Texas A&M's prototype unmanned underwater vehicle, being developed for the U.S. Navy, propels itself by wiggling like a fish. Metal muscles made of alloys that remember shapes are connected to evenly spaced vertebrae and shrink and expand as much as 8 percent as they're alternately heated and cooled, causing the 3-foot sub's sectioned hull to bend and flex. The result: No ripple evidence on the surface of the sub's presence, making it much quieter than today's vessels. A production version of the sub, at least three years off, could be as long as 13 feet and would be used for underwater reconnaissance (such as explosives detection) or exploration (ocean mapping).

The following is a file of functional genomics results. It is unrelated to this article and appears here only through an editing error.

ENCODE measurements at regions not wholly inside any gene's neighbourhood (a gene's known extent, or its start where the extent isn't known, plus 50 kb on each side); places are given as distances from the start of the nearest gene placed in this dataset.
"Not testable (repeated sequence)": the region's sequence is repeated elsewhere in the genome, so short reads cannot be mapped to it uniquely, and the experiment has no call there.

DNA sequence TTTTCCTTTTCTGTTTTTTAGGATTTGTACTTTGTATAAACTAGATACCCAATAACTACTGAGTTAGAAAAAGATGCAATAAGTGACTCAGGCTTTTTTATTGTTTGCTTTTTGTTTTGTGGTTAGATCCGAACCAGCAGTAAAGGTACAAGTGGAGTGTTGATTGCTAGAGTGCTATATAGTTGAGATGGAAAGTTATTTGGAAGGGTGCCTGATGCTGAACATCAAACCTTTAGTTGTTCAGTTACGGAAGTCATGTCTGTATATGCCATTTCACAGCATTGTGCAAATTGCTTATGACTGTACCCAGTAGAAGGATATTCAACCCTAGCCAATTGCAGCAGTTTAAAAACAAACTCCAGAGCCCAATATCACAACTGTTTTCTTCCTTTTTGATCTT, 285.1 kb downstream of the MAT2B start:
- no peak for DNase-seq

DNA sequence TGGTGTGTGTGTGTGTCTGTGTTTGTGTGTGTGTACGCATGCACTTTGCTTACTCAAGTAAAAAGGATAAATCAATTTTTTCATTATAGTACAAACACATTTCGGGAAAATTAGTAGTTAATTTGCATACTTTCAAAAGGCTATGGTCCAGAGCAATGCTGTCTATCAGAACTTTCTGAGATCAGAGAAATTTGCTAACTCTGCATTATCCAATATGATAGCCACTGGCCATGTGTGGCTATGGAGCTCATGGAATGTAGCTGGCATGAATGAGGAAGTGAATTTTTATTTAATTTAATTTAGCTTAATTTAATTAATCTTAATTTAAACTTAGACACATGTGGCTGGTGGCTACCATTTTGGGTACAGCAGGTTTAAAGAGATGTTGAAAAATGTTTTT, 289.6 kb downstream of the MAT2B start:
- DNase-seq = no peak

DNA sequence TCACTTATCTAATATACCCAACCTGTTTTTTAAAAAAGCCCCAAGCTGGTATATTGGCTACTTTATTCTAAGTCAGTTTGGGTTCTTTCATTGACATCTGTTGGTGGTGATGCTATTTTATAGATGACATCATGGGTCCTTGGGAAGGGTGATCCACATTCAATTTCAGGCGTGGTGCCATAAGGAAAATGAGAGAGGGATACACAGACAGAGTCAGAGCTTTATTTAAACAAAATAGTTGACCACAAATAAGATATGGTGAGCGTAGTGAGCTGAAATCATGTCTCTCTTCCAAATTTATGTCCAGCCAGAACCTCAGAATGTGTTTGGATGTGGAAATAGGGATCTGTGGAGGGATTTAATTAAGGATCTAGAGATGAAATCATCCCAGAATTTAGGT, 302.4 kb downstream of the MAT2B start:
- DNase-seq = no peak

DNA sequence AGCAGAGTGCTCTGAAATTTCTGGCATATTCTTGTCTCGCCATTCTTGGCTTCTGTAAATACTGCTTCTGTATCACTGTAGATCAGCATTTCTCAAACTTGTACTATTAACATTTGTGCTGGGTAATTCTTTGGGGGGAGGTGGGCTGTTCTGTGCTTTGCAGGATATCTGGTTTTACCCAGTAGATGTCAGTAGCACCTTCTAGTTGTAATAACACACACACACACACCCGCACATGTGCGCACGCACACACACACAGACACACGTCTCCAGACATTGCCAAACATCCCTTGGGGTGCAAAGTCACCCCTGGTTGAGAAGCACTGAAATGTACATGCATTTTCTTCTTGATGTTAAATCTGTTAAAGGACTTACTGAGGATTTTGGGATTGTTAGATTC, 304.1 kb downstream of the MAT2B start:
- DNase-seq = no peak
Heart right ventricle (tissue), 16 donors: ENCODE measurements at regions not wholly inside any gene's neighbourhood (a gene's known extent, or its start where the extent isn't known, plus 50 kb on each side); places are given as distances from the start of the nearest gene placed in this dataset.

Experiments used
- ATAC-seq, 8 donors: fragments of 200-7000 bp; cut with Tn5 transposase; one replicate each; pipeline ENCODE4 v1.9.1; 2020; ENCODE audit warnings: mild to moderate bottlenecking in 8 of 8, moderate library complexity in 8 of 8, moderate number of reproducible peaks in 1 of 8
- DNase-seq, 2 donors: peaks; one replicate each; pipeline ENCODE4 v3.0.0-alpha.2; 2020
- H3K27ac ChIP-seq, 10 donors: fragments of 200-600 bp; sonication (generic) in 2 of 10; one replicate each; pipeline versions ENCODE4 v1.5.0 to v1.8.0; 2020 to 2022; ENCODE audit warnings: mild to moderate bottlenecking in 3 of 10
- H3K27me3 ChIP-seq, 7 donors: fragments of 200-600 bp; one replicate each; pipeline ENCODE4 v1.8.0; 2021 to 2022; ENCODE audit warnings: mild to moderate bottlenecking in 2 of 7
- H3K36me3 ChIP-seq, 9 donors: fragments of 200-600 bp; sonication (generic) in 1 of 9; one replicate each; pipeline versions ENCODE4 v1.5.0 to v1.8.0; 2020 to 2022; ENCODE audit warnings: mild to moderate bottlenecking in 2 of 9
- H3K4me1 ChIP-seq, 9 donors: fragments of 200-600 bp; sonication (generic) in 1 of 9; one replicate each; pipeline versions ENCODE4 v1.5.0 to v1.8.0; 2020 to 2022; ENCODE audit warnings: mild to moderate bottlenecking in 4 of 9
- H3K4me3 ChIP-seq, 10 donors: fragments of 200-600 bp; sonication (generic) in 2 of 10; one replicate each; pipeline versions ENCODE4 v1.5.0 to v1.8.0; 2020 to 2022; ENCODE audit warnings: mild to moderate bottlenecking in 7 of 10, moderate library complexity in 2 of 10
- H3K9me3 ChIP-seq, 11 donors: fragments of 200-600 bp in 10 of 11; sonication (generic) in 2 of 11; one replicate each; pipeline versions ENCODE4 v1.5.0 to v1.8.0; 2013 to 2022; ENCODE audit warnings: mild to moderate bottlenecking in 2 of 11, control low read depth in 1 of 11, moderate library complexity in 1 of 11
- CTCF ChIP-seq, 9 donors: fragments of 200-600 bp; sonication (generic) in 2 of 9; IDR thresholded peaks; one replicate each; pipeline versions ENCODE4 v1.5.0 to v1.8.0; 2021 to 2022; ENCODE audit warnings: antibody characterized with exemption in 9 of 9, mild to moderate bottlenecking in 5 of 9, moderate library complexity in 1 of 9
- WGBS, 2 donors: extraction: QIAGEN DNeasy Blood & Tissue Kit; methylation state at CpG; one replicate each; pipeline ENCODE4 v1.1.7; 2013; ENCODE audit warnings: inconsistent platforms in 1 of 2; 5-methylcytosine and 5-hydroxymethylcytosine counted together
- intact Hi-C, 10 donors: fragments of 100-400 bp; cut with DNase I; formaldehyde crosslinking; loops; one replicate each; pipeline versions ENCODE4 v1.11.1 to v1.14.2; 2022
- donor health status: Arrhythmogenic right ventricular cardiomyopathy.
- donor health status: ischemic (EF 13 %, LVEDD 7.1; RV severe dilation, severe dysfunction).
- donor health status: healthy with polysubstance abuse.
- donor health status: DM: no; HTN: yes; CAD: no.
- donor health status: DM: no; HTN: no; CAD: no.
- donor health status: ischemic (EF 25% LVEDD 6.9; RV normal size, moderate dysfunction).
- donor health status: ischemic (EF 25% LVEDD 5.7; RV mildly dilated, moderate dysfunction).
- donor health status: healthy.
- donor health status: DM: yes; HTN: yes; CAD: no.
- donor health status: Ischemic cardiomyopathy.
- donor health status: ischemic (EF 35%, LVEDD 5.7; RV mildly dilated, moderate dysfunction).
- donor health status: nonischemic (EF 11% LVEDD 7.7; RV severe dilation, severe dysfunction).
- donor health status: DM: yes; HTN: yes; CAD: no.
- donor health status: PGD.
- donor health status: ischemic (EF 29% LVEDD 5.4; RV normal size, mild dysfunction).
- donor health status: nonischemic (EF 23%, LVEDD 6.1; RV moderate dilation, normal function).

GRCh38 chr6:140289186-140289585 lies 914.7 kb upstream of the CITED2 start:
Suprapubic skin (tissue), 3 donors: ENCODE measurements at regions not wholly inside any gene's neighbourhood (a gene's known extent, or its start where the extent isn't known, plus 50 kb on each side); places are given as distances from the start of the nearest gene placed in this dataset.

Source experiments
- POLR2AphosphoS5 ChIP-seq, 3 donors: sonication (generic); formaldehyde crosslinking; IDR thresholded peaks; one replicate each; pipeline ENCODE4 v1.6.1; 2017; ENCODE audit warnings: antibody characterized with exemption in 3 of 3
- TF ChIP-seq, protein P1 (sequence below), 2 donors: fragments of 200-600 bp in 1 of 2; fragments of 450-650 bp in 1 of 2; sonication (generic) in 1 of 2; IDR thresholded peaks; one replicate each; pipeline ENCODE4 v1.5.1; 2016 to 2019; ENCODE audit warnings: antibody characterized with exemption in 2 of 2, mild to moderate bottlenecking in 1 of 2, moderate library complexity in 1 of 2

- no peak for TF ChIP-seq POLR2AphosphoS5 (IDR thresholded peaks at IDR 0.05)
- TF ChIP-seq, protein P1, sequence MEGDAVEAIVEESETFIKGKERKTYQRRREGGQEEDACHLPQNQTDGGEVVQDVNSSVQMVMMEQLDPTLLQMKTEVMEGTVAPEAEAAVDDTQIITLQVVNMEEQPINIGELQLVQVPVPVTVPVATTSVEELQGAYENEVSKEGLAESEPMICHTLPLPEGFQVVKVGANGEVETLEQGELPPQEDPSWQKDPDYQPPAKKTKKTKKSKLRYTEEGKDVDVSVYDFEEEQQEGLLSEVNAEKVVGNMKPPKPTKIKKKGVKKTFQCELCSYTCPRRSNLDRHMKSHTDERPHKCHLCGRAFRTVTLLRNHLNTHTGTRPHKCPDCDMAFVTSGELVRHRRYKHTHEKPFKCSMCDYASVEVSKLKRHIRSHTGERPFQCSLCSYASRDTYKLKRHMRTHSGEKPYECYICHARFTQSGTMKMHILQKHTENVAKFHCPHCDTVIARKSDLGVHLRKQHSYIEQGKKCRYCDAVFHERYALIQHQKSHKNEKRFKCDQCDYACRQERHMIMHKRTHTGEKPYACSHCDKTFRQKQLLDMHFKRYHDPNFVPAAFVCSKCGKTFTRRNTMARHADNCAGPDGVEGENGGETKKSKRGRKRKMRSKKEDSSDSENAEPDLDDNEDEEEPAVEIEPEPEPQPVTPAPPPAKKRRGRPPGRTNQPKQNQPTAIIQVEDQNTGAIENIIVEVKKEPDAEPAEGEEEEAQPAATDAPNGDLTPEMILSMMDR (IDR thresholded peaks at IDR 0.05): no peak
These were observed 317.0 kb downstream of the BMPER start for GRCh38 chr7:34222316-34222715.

Five amazing, clean technologies that will set us free, in this month's energy-focused issue. Also: how to build a better bomb detector, the robotic toys that are raising your children, a human catapult, the world's smallest arcade, and much more.